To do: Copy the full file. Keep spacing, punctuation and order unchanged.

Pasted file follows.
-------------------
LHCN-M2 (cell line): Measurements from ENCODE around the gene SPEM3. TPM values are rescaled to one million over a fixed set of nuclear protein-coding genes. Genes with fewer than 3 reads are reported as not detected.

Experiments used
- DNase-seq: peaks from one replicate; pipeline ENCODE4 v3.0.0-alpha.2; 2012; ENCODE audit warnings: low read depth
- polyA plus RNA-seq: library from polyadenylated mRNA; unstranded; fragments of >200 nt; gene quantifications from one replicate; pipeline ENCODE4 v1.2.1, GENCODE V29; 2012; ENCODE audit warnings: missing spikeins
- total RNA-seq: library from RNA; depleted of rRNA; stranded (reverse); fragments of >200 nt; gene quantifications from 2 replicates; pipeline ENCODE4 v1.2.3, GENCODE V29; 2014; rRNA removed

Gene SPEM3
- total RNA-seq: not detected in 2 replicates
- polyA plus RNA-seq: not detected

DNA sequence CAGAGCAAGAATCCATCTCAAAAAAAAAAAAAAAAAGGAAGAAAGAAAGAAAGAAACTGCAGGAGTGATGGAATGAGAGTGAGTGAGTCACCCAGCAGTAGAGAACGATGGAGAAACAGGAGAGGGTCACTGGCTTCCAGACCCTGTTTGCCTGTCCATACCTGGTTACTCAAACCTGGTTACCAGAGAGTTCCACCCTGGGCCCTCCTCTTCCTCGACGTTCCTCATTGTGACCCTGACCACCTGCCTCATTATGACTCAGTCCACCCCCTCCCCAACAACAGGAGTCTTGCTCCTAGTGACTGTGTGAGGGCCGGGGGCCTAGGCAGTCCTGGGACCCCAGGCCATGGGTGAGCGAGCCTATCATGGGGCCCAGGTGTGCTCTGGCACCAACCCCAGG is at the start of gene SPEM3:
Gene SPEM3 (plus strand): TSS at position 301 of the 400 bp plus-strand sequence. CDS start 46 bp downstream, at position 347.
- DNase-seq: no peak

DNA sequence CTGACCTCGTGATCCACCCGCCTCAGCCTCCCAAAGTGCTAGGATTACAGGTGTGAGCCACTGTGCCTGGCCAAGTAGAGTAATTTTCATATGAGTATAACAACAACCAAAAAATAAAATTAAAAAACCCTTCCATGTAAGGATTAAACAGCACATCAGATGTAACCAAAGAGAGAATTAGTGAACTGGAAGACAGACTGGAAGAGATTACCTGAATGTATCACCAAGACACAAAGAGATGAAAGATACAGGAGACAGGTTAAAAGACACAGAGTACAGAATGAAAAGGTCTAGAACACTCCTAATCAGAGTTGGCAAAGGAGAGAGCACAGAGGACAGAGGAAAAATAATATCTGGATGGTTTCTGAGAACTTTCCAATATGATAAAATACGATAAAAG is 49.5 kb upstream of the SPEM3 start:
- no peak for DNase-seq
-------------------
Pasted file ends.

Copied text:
LHCN-M2 (cell line): Measurements from ENCODE around the gene SPEM3. TPM values are rescaled to one million over a fixed set of nuclear protein-coding genes. Genes with fewer than 3 reads are reported as not detected.

Experiments used
- DNase-seq: peaks from one replicate; pipeline ENCODE4 v3.0.0-alpha.2; 2012; ENCODE audit warnings: low read depth
- polyA plus RNA-seq: library from polyadenylated mRNA; unstranded; fragments of >200 nt; gene quantifications from one replicate; pipeline ENCODE4 v1.2.1, GENCODE V29; 2012; ENCODE audit warnings: missing spikeins
- total RNA-seq: library from RNA; depleted of rRNA; stranded (reverse); fragments of >200 nt; gene quantifications from 2 replicates; pipeline ENCODE4 v1.2.3, GENCODE V29; 2014; rRNA removed

Gene SPEM3
- total RNA-seq: not detected in 2 replicates
- polyA plus RNA-seq: not detected

DNA sequence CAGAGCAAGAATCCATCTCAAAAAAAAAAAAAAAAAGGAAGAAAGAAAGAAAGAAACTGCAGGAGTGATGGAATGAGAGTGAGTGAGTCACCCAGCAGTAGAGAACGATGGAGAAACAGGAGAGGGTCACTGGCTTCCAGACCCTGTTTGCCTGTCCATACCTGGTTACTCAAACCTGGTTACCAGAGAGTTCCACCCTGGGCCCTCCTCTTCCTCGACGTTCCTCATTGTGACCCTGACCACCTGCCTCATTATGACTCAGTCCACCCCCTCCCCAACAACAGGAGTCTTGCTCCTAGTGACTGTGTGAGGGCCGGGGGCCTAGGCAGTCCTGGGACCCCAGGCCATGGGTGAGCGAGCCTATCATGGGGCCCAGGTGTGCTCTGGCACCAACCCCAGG is at the start of gene SPEM3:
Gene SPEM3 (plus strand): TSS at position 301 of the 400 bp plus-strand sequence. CDS start 46 bp downstream, at position 347.
- DNase-seq: no peak

DNA sequence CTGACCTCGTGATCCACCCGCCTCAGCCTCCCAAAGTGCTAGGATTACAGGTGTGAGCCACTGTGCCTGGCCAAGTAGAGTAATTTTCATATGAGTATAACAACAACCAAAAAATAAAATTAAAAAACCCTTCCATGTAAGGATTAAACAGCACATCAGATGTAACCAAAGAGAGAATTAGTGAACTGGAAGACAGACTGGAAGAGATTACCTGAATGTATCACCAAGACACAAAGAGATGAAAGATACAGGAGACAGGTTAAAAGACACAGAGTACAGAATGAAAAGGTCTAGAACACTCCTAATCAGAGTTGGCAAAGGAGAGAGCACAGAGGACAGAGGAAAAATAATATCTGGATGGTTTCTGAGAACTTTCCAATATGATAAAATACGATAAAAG is 49.5 kb upstream of the SPEM3 start:
- no peak for DNase-seq